6 Reasons Why Remote Teams Will Outperform Their Office-Bound Counterparts

In the 5 years I’ve been running Simplifilm, we’ve had a lot of successes, and our share of (normal) setbacks.

I can say – without any reservation – that the biggest (non-hiring) mistake we made was trying to move a remote team to a centralized office.

It was a total loss that put Simplifilm back a year or more.

It seemed, at the time, like a “logical next step,” or like “graduation.”  We’d done millions of dollars in revenue, and so building a team that could be together for productivity’s sake felt like a “must do.”

After all, who would take us seriously if we were just some dinky “out of your house” team. (Hint: the 300+ clients like HP, Arianna Huffington and Penguin Books and more that already did.)

Instead, what having an office did was nearly ruin a good thing. Each individual action seems reasonable. As an aggregate, you’ll get clobbered without truly understanding what’s happening.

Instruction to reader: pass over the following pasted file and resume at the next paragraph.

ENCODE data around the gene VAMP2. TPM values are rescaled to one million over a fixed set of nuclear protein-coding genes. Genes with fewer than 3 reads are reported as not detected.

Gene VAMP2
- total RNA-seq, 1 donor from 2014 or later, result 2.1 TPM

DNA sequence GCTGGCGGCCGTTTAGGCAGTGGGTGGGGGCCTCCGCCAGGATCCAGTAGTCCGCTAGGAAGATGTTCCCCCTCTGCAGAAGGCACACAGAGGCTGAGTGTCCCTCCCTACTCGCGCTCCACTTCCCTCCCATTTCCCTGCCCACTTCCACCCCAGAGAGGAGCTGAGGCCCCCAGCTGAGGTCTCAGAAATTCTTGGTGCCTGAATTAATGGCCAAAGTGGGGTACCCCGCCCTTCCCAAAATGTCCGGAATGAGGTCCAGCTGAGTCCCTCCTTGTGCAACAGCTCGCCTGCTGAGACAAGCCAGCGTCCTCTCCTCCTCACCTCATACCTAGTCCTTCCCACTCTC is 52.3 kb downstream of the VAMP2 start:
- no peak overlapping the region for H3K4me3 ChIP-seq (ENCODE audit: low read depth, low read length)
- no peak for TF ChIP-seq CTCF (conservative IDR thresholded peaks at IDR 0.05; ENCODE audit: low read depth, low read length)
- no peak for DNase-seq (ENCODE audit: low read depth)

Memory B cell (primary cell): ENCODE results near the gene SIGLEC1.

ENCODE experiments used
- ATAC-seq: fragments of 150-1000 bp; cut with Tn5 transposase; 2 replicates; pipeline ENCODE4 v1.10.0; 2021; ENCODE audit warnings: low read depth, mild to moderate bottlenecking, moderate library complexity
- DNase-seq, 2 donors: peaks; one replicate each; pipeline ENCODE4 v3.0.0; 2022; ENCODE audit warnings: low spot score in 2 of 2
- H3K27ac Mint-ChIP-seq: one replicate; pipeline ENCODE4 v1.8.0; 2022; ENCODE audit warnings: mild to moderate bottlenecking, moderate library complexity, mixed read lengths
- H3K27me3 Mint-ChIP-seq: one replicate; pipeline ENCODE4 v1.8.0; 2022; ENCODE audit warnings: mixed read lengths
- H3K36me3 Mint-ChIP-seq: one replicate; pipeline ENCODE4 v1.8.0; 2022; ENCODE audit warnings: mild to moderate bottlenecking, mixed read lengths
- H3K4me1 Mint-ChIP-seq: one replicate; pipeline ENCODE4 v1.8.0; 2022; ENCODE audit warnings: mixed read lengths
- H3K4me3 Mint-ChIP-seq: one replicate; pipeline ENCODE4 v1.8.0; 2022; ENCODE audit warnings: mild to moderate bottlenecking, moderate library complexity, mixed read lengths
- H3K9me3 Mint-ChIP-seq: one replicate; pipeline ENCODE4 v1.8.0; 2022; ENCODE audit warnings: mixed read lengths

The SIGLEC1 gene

Now? I’m back to working remotely – – and we will lap our competition.

Reason #1: Focused, Deep Work Is Way Harder In An Office

Our clients pay us to think, to work hard, and to take on complex technical challenges.  We design beautiful work to make that happen.  This requires focus and thought. That is our product.

In our office setup there are more distractions.  We watch people come in and out of the office there are an exponential number of distractions.

When there are just eight people in the room, and, each of them uses the restroom each 90 minutes, that means there’s an interruption to focus every 5.6 minutes (considering that there’s always a return trip).  Conversations between people add to this.  So does lunch (mmm, that french onion soup smell).

Someone could be in “the groove” and choose to go to lunch because it would be impolite not to go.

In sales, it might be that you feel “on display,” when making calls and don’t want to have the rest of the team hear your pitch. I know I was immediately relieved – and sales went up – when I left the office.

When your job requires focus, focus.  Harvard Business Review wrote an article about how the best workspaces support solitude.

Great work is rarely done by committee.

Reason #2: Financial Risk Is Underestimated

At the time, our rent was just 2.4% of our revenue.  Seems reasonable, right?  A rounding error, or an optimized merchant bank relationship wold cover it.